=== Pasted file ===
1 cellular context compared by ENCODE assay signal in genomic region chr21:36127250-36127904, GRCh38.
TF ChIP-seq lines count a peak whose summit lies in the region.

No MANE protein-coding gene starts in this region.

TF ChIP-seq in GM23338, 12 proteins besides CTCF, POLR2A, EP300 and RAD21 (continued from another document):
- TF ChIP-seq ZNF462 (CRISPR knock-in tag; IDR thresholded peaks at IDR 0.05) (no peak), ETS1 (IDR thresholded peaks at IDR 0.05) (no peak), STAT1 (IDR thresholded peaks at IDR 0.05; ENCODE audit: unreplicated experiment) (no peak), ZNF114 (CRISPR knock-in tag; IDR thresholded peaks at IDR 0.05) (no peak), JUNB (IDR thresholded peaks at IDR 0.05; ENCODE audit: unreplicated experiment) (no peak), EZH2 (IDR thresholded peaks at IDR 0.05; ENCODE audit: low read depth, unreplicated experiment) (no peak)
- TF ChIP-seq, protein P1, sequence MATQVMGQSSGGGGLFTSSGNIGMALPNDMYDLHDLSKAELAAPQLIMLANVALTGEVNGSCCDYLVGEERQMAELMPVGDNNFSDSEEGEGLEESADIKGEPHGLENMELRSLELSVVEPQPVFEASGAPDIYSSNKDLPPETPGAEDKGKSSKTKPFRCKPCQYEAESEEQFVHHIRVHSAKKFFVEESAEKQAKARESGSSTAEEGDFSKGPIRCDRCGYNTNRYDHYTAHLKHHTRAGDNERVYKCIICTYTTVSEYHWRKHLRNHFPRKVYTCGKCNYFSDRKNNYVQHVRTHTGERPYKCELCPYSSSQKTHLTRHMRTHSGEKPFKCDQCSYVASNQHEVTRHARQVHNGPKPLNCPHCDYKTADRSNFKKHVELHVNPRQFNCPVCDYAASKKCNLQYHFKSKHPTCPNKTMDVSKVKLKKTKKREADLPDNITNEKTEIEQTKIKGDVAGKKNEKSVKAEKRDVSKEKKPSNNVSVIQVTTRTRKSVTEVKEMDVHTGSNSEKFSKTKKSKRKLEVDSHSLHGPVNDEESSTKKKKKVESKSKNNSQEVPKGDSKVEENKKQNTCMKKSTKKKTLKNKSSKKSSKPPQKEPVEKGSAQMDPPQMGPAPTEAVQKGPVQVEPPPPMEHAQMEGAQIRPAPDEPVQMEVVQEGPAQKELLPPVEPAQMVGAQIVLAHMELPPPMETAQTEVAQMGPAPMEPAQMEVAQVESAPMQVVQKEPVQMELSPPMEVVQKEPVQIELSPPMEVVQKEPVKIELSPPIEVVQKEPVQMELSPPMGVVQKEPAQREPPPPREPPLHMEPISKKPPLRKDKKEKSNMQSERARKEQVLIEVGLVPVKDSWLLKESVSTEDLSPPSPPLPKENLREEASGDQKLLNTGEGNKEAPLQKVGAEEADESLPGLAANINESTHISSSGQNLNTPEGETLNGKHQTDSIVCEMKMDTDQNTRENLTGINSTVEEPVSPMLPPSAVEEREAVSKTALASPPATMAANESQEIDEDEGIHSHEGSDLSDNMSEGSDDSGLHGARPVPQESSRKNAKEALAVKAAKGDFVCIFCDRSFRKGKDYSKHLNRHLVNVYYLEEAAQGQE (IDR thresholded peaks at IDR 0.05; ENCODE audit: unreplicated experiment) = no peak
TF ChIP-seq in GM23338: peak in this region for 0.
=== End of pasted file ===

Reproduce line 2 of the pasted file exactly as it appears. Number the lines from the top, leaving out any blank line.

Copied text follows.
TF ChIP-seq lines count a peak whose summit lies in the region.